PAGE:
A few days ago, I returned to the store for a fifth or sixth visit (I had lost count by this point). The system was unable to start up after powering down abruptly. Infinity Computers laid blame on a corrupt Windows OS … again. This seems to be their all-in-one explanation for any PC problem whether hardware or software. Infinity Computers never seems to learn. Again, the technician’s technological dinosaur of a monitor could not handle the standard 1280x1024 resolution which prevented Windows from loading. Aren’t technicians supposed to be esteemed I.T. professionals who we can lean on when all else fails? After all, ultimately it is their livelihoods at stake.

    To cut this excruciating story short, there is no such thing as a free lunch (or free trouble-free service as the case may be). Beware the hidden cost behind the advertised cost.

    WARNING: IF YOU KNOW ANYONE CONTEMPLATING A NEW PC SYSTEM PURCHASE, STRONGLY ADVISE THEM TO STEER CLEAR FROM INFINITY COMPUTERS AT ALL COSTS.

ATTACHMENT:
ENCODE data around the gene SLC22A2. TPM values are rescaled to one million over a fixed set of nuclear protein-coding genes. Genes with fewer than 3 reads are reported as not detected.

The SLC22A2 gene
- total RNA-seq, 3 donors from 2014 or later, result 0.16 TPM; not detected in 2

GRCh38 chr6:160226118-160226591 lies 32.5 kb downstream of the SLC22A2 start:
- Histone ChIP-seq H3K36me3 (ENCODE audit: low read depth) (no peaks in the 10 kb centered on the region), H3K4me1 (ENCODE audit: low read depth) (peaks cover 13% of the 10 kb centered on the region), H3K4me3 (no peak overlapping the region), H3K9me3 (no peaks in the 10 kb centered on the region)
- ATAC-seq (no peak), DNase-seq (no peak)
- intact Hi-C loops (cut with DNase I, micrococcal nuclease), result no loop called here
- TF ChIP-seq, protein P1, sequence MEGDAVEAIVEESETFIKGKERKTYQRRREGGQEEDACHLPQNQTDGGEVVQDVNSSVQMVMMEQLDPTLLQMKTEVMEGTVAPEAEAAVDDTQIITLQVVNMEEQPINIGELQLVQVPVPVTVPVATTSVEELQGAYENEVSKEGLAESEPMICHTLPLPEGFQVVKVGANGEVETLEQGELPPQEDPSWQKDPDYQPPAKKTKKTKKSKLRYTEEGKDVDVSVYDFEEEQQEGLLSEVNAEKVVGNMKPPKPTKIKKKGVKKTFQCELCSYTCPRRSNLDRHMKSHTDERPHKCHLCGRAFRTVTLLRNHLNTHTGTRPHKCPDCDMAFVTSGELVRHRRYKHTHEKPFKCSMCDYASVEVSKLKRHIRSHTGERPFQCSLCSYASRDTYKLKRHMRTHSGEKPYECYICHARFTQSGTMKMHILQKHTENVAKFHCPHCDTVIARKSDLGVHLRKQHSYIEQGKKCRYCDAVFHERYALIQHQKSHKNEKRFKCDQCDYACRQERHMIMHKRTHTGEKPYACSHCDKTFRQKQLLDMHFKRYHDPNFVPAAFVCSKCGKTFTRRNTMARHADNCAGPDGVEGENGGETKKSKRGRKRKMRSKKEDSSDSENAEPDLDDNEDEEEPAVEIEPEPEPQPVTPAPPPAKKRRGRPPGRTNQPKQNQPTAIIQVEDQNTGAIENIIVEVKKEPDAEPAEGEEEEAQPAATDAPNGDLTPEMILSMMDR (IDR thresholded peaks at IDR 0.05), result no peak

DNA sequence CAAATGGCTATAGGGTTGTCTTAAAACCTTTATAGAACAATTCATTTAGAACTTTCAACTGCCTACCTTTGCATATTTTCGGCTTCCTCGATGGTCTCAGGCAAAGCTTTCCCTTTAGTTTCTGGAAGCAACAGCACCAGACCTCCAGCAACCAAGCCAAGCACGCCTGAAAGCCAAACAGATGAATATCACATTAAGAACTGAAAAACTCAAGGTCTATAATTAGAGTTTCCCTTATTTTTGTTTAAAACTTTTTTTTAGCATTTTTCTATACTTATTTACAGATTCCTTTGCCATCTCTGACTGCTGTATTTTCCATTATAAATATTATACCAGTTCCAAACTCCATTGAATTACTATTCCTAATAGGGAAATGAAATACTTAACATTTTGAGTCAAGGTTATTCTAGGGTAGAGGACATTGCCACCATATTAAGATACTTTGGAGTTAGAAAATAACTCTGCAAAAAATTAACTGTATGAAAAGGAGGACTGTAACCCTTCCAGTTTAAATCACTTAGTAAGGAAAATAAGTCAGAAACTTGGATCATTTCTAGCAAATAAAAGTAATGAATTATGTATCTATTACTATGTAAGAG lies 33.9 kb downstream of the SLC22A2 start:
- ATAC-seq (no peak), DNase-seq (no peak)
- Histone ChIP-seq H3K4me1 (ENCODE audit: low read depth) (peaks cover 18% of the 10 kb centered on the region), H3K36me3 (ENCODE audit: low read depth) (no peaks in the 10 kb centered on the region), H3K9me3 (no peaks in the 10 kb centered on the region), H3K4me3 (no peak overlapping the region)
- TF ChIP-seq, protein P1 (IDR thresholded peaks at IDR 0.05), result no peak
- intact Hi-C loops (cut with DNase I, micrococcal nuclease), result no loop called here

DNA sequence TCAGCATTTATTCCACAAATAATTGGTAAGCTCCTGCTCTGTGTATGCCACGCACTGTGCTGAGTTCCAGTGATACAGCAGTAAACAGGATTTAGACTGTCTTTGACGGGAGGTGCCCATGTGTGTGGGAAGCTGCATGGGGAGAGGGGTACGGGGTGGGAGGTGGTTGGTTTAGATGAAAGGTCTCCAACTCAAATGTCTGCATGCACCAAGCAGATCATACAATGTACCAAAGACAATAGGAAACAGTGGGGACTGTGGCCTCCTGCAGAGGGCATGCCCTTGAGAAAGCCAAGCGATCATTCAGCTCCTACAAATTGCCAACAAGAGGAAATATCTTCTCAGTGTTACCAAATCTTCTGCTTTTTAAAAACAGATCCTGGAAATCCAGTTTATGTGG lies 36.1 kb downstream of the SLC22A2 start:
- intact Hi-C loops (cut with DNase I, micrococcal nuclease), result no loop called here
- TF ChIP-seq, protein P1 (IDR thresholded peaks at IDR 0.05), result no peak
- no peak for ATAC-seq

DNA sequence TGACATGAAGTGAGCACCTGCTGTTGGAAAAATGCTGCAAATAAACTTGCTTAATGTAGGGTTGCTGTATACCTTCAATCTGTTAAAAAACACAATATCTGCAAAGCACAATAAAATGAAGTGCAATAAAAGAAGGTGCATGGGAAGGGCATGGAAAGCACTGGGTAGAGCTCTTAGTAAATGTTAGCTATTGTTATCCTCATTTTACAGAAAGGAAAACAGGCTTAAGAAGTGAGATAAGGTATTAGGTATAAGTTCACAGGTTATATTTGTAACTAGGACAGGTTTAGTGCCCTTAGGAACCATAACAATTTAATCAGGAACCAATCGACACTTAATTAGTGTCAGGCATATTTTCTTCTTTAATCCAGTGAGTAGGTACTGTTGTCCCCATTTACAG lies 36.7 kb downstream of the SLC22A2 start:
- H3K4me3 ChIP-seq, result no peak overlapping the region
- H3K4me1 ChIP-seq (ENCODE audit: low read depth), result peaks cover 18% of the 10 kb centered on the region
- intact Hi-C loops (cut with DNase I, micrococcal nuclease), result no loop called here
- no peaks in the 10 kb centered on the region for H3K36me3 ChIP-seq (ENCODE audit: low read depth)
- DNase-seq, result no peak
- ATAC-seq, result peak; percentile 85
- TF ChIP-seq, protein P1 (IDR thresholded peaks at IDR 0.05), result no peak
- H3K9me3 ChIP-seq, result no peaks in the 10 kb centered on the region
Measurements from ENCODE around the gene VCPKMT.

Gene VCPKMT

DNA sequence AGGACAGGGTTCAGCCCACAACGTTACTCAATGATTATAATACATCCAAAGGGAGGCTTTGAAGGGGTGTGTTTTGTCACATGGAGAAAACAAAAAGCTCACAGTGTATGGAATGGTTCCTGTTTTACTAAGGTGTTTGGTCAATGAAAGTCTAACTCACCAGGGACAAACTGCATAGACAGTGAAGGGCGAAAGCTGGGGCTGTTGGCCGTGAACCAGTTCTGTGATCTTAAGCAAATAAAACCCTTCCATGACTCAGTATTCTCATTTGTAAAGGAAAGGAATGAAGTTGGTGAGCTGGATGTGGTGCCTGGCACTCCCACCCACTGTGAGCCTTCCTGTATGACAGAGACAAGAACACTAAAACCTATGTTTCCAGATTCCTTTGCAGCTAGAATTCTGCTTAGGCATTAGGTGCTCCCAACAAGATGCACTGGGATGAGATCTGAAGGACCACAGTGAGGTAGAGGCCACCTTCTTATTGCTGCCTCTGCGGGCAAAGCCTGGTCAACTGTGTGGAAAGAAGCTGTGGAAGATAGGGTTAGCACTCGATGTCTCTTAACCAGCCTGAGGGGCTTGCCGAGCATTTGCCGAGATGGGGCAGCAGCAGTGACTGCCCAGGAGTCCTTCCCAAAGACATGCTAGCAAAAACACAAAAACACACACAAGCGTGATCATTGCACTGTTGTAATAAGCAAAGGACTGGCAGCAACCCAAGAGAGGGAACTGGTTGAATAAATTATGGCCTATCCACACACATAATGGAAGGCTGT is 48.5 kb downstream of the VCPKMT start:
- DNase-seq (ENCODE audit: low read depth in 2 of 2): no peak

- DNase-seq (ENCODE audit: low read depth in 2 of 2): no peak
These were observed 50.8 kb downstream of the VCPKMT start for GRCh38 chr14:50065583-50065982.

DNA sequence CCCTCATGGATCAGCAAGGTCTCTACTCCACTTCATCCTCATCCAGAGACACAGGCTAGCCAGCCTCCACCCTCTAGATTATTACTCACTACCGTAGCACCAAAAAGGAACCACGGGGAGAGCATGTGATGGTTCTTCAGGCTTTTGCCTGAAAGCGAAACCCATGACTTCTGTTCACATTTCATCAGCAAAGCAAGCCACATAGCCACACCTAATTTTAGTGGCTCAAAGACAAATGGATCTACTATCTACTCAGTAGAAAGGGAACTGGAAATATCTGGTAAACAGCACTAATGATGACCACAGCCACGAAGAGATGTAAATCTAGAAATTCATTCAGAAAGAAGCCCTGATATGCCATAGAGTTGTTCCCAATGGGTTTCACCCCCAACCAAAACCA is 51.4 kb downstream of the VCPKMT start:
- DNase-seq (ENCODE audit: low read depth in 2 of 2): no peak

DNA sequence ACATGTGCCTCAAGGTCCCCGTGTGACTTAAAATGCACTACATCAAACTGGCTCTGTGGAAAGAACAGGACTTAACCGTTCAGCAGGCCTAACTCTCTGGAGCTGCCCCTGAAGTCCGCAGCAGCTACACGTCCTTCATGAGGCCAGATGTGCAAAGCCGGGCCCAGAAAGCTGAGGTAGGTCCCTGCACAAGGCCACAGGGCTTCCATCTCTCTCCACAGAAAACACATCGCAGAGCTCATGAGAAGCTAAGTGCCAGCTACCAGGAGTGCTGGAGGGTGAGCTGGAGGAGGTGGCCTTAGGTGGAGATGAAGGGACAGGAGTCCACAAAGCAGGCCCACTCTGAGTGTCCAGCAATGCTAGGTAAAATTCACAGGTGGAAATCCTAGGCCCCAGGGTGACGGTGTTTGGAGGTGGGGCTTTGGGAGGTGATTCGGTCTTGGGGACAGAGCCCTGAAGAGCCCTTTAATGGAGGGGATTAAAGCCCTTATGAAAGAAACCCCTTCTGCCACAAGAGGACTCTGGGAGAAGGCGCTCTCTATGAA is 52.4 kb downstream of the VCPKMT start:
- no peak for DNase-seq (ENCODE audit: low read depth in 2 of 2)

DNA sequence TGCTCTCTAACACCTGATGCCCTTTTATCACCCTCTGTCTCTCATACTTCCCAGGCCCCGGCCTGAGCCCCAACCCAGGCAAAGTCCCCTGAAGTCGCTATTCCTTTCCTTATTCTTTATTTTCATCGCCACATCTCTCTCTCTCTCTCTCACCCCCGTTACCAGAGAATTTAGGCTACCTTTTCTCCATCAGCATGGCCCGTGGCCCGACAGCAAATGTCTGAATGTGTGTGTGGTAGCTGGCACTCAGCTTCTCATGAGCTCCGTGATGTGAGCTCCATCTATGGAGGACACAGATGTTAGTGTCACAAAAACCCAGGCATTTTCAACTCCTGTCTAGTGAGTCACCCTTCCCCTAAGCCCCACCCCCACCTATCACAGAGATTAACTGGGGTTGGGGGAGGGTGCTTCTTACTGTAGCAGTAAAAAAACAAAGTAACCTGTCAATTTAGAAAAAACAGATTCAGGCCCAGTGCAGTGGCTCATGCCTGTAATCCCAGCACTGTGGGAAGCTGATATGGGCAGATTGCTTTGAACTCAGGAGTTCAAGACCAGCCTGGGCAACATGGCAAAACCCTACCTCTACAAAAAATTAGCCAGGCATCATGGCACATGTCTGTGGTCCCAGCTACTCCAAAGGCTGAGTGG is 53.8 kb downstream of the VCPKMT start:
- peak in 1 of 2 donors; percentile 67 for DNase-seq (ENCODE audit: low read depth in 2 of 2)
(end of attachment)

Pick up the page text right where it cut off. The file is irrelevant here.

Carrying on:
Actually I'll post this in the lounge.
     
  15. Erbmaster

    Erbmaster Moderator Folding Team

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    Sounds like you've really been through the mill with these "Infinity Computers" numpties m8.
    Hopefully many will heed your warning. ;)
     
  16. coathanger007

    coathanger007 Tomorrow Tweaking Today

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    I've added this full length article of my experiences which I have submitted to mags etc:

    RAID RECOLLECTION

    I noticed in the ‘Build your own PC’ article in the January issue of PC Authority that no mention was made of RAID configurations. Prices for PCI RAID controllers and motherboards with integrated RAID have fallen sufficiently for the average home user to justify expenditure for the approximate two thirds hard disk i/o performance increment (or more if one relies on Passmark Performance Test benchmark results) with striped RAID. Unfortunately, manuals for RAID installation may be non-existence or may be sub-standard ‘Idiot’s Guides’.